The man in the saffron robe sat cross-legged with his eyes closed, back to the wall of a cave framed by the Himalayas.
This was India’s Prime Minister Narendra Modi’s latest production, traveling to a remote mountain temple with a preferred TV news crew to show the world India’s leader meditating days before the end of the country’s marathon general elections. As official results Thursday showed Modi’s Bharatiya Janata Party leading in the race for the lower house of Parliament, the party already declared victory.
Modi, 68, has carefully constructed an image of himself as a pious man of the people, a would-be monk called to politics who has elevated India’s status globally and transformed its parliamentary elections from a contest of political parties on social and economic issues into a cult of personality.
“He’s able to build the narrative the way that he really wants people to believe. He’s actually in many ways a pied piper, that whatever he says, people actually believe it,” said Modi biographer Nilanjan Mukhopadhyay.
The cult has been fueled by a social media blitzkrieg. There was NaMo TV and a NaMo app. Like President Donald Trump, to whom he is often compared, Modi is a big fan of Twitter, using it and a YouTube channel managed by the BJP to bypass traditional media.
The party has become synonymous with Modi, whose near-ubiquitous bearded and bespectacled visage appears on BJP billboards blanketing India’s vast territory.
“Every vote for the lotus” — the BJP’s ballot symbol — “will go into Modi’s kitty,” Modi said recently.
And when India retaliated after a suicide bombing in Kashmir with an airstrike of an alleged militant training camp inside Pakistan, Modi took on an even larger persona: He started referring to himself as India’s “chowkidar,” or watchman, adding it as a prefix to his official Twitter account. Party leaders and a number of his 47.3 million Twitter followers quickly followed suit.
“The BJP re-election campaign has been a presidential-style one — a relatively new phenomenon in Indian politics,” said Nikhil Menon, a historian focused on South Asia at the University of Notre Dame in Indiana. “The strategy behind this is to use the enormous popularity of Narendra Modi to the advantage of the party.”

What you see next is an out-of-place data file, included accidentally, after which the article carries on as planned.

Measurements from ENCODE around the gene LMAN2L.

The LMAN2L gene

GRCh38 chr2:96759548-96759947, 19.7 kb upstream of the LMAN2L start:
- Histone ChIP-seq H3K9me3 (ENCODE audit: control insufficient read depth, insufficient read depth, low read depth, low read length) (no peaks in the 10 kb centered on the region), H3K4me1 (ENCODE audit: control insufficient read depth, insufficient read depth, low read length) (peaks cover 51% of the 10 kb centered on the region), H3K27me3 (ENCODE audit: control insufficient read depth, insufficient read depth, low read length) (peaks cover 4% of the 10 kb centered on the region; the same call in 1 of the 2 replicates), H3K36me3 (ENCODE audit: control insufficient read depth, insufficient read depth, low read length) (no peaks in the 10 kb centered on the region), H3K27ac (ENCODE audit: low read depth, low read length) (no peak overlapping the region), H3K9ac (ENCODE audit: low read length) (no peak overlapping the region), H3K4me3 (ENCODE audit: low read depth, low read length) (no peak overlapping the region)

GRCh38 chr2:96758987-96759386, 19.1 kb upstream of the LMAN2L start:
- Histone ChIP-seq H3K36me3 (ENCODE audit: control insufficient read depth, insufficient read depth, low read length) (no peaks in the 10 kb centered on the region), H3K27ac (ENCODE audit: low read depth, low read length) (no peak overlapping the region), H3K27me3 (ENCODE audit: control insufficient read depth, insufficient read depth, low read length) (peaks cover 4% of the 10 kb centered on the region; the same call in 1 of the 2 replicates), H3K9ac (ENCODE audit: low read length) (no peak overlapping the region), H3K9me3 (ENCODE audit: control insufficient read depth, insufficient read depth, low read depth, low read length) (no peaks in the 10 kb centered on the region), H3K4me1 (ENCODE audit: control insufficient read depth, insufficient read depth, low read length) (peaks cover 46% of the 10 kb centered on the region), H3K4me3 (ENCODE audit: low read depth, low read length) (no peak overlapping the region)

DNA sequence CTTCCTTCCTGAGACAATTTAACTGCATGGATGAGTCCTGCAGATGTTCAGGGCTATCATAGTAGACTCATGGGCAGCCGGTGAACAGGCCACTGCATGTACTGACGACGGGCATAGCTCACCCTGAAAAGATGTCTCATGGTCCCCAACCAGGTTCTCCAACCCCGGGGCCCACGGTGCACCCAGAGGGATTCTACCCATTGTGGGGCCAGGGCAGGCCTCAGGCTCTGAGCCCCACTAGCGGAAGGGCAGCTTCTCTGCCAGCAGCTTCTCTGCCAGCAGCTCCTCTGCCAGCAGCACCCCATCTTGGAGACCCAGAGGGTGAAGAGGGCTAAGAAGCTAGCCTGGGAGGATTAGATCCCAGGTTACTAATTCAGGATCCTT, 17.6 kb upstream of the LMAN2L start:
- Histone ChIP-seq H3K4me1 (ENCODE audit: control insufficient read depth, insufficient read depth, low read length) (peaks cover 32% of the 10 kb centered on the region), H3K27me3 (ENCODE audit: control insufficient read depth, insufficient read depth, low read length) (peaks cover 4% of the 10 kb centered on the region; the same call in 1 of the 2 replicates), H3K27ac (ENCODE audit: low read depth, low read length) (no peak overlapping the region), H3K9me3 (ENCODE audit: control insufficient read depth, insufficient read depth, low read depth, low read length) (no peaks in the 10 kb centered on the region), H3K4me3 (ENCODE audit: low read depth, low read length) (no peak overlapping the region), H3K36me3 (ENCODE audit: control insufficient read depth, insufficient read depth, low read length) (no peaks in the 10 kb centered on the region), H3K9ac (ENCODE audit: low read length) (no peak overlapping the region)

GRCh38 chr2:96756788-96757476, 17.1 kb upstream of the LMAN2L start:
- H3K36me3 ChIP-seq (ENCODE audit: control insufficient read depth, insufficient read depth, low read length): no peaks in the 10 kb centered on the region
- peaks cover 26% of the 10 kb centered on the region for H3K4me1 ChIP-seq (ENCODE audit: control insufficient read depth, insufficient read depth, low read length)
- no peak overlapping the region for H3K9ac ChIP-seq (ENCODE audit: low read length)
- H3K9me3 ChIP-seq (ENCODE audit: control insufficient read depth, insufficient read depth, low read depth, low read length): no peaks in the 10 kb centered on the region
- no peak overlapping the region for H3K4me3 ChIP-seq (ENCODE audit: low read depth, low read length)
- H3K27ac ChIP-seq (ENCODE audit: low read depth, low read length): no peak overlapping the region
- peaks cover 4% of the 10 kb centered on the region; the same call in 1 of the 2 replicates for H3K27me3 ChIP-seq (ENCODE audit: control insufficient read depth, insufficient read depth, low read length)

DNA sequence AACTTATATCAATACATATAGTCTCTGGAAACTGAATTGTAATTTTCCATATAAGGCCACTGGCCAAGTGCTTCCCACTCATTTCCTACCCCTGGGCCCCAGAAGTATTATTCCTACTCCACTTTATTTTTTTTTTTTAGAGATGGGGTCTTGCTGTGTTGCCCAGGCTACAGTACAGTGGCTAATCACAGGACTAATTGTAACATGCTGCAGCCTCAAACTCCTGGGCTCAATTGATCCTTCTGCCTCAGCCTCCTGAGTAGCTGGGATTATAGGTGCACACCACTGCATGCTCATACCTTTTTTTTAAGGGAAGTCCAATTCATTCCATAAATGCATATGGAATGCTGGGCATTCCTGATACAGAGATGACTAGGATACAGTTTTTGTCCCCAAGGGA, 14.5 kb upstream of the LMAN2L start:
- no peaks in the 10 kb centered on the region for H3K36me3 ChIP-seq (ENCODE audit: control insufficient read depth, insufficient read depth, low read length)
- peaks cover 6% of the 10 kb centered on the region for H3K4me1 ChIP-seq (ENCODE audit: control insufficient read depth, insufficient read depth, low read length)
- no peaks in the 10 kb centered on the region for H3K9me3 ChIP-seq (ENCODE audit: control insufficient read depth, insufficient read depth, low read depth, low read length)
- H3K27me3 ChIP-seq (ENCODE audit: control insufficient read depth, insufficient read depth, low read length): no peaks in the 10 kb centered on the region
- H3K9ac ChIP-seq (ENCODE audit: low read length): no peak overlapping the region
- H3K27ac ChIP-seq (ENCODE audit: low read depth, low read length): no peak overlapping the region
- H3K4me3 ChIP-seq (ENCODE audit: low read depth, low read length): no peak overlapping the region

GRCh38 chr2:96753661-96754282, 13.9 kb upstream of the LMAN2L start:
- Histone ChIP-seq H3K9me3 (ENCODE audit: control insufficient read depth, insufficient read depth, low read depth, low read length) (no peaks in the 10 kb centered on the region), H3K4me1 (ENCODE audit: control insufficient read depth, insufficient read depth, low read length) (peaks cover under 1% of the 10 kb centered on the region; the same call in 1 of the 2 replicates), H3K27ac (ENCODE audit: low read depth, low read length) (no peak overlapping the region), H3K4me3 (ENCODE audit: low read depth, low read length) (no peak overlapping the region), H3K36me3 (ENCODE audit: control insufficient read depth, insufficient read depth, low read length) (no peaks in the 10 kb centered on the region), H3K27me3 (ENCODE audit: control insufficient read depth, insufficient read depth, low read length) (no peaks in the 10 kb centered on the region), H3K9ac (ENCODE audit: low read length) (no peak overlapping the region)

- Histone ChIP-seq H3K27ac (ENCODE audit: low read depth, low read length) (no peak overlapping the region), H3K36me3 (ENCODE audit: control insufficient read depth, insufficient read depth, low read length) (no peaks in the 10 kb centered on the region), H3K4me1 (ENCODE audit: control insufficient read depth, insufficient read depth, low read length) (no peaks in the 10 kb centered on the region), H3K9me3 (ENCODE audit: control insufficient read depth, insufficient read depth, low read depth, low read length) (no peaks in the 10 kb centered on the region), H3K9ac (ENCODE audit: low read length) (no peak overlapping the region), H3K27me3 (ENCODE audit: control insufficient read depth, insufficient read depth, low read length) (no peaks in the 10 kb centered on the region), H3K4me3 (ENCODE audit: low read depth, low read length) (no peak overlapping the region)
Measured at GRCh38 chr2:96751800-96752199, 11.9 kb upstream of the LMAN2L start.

At a recent BJP rally on a dusty parade ground in New Delhi, hundreds of supporters in T-shirts carrying the slogans “Modi once more” and “Modi again” chanted his name in Modi masks while lifting life-size cardboard cut-outs of the prime minister into the air.
“Please put your hands together and make it sound like an airstrike,” a party worker implored the crowd.
When Modi took the stage in his characteristic white kurta and flag-of-India sash, he started by mentioning that he’d met several people on Delhi’s Metro.
“BJP has ended VIP culture,” he declared. “Entire government is now connected with people via mobile phones.”
In his five years as premier, Modi has never taken reporters’ questions at a press conference. Instead the government press information bureau gives media outlets unlimited access to in-house photos and footage.
Populism and nationalism are not new to India, whose modern history was dominated by the political dynasty of the Indian National Congress party, which led the country to independence from British rule in 1947.
The party of Mahatma Gandhi and Jawarlalal Nehru, India’s first prime minister, has produced six of India’s 14 prime ministers, including Nehru’s daughter Indira Gandhi, herself a populist though of a different ideological stripe, and her son Rajiv Gandhi.
The BJP has produced only two.
Rahul Gandhi, Nehru’s great-grandson, took the Congress reins from his mother, Sonia Gandhi, after the party was decimated in the 2014 polls, winning only 44 of 543 seats.
Modi’s unlikely rise to power has also endeared him to voters.
He was the third of six children born to Damodardas Modi, who ran a small tea shop at the local railway station in the tiny town of Vadnagar, in the western state of Gujarat. The family struggled to make ends meet, which meant Modi had to help his father run the shop.
Modi’s characterization of his opponents as out-of-touch post-colonial elites has resonated in a country where opportunity is often still constrained by caste.
Modi began his political rise as a teenager in Gujarat, joining the militant Hindu organization Rashtriya Swayamsewak Sangh, which modeled itself in the 1930s after fascist Italy and which is regarded as the ideological parent of the BJP. Speaking at rallies, Modi built a reputation as a powerful orator and political strategist, and in the late 1980s was tapped as a general secretary of the BJP in Gujarat.
He rose quickly through the party’s ranks and, by October 2001, was running the state as chief minister.
In 2002, a group of Hindu pilgrims traveling by train were allegedly attacked by a Muslim mob. Hindus in Gujarat ransacked their Muslim neighbors’ homes, setting people on fire and raping women. Modi’s government was seen to have done little to stop the rioting that killed about 1,000 people.
Since Modi and the BJP took the helm of the Indian government, Hindu mobs have lynched dozens of people — mainly Muslims and lower-caste Dalits — suspected of illegally transporting or consuming beef. Many Indian states have laws limiting or banning the slaughter of cows, which are sacred to Hindus, and rather than condemn the killings, some BJP leaders have come to the alleged killers’ defense, garlanding them with marigolds as protectors of the faith.
Though Modi himself hasn’t publicly supported the vigilantes, he has been accused of failing to condemn them, thereby cultivating a climate of intolerance.
His recent visit to the cave temple signals that religion, and its defense, will remain a political priority.